Start another thread about inverters if you want to know more. Much more knowledgeable people (than me) will be along to answer you.

Good luck!
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Old 05-03-2013, 06:26 PM   #11
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I'm quite sure you probably don't need a 2000 watt PSW inverter for your crock pot.

I'm just saying, if you don't want to spend hundreds and hundreds of dollars and all you really want is warm food when you arrive, then a much smaller MSW inverter and extension cord will work for you. It's an easy DIY job.

Full disclosure:
I have a 1,500 watt PSW and four 6 volt batteries to draw on, along with a generator to charge them all with. So if you are like me and you WANT it, but don't necessarily NEED it, then by all means go for it!!

While in Yosemite a month ago is was a hoot to plug in the wife's hair dryer and have no generator noise! Drip coffee at 6am, no problem and no noise!! I really wanted to take the espresso machine but she wouldn't let me... she said we were roughing it! LOL
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Old 05-03-2013, 07:26 PM   #12
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The OP did mention that they did not have a crock pot OR microwave yet so I suggested the larger Pure Sine Wave inverter based on that.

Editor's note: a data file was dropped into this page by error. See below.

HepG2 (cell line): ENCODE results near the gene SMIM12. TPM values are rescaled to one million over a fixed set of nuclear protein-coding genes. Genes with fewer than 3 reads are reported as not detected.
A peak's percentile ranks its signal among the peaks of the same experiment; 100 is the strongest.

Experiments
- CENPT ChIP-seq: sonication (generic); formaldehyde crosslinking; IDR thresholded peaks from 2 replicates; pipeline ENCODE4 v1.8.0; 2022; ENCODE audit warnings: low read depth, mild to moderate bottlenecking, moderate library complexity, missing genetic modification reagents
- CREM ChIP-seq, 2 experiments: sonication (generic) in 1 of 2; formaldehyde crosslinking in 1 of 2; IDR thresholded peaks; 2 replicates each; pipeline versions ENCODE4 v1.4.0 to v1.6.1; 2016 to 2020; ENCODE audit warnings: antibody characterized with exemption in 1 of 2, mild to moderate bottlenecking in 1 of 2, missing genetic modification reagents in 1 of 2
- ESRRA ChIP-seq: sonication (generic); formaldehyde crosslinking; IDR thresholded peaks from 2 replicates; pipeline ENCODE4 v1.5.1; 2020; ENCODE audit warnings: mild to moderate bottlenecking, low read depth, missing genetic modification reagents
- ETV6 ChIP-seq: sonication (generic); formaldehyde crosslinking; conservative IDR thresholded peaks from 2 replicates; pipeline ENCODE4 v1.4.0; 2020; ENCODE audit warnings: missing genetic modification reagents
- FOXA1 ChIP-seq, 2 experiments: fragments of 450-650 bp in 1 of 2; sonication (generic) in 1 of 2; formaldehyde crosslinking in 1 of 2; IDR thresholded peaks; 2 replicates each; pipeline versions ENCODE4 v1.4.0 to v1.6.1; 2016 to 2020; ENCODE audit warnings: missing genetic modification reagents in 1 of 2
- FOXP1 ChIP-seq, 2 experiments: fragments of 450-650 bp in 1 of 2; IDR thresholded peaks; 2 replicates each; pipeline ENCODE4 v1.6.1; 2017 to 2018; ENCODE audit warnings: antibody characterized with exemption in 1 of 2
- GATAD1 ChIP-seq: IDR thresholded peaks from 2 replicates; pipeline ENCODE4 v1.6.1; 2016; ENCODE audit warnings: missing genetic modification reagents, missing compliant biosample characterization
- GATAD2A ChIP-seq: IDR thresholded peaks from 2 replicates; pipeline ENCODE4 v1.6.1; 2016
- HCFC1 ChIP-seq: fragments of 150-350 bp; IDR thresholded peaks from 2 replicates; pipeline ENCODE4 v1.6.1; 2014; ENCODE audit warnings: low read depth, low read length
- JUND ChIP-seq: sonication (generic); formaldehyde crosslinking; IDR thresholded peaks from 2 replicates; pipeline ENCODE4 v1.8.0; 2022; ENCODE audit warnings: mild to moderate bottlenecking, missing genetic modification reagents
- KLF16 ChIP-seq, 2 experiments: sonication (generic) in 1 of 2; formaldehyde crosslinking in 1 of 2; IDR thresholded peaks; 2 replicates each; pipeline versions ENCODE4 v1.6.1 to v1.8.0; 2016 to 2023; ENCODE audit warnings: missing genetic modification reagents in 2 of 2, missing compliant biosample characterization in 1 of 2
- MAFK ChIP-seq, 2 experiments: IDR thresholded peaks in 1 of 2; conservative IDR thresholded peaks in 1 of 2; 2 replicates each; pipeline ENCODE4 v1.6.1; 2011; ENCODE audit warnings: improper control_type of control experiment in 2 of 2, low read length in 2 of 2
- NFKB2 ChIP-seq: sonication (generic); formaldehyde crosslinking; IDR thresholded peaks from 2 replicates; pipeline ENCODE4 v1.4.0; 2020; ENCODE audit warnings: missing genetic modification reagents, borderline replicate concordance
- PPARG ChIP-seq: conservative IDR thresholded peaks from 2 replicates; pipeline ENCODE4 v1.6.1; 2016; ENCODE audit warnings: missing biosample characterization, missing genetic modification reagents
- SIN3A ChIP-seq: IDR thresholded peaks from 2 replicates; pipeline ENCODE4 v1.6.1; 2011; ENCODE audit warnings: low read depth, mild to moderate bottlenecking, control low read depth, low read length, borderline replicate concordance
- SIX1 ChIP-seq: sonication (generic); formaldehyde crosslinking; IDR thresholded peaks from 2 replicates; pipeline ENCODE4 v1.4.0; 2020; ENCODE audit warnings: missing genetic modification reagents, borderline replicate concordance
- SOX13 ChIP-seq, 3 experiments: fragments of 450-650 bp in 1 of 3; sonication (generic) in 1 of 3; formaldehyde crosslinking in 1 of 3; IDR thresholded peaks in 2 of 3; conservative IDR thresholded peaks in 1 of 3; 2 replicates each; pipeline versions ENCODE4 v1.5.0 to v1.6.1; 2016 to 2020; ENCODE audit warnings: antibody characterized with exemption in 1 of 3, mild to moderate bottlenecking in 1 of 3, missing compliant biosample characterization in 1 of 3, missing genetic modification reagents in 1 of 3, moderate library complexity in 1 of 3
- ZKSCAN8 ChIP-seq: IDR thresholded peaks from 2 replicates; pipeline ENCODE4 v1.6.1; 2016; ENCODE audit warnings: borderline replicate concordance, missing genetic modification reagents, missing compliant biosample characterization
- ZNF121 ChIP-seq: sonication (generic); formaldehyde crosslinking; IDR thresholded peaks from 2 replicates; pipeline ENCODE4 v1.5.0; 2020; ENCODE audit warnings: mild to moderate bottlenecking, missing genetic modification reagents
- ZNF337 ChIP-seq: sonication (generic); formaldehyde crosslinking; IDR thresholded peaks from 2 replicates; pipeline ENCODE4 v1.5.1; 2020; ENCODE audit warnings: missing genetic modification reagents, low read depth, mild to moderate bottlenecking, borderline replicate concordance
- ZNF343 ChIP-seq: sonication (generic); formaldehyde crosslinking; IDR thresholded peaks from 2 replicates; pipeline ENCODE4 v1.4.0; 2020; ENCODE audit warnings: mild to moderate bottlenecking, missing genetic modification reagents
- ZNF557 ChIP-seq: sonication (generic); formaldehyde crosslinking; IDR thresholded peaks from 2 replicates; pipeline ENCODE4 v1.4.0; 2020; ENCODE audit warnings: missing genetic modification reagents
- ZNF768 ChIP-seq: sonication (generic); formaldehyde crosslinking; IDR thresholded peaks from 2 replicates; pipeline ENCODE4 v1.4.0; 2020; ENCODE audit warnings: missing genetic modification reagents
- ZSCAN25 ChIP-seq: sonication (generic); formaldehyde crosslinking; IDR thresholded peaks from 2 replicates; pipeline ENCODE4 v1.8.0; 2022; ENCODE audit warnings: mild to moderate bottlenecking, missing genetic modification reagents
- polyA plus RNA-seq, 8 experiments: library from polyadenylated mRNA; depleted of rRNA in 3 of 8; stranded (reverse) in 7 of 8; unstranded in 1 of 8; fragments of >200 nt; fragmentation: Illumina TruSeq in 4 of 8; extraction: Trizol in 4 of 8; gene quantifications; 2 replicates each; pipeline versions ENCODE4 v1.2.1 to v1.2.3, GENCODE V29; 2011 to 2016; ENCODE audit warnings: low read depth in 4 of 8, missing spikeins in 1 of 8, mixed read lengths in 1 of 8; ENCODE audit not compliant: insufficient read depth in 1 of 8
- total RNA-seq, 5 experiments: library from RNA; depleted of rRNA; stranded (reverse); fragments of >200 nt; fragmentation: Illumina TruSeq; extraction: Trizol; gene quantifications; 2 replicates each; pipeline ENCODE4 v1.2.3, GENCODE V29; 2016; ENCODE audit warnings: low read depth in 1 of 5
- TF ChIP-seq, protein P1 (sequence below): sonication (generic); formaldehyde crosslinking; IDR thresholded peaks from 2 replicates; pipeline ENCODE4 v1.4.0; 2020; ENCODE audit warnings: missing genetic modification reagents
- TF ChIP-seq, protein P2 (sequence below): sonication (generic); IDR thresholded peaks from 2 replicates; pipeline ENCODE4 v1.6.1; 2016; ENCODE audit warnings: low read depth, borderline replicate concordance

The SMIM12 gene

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Old 05-05-2013, 06:22 PM   #13
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We cook in our oven while on the move quite often. Roast, casseroles, whatever the wife thinks we want when we arrive.

Risky? Some would say so but so is life. Worse that Could happen is that you will have a mess to clean up. We never have had problem even on some very windy mountain roads.
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Old 05-05-2013, 09:36 PM   #14
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I agree with RRR. That the same kind of stuff that you might do in a crockpot. Cakes and stuff like that, you might want to wait till you land for the day.

Whatever size inverter you decide on, go with the pure sine wave. Whatever you plug it into will work better than on a modified sine wave inverter. Coffee pots with digital timers, electric blankets and many other things bit the dust on MSW inverters.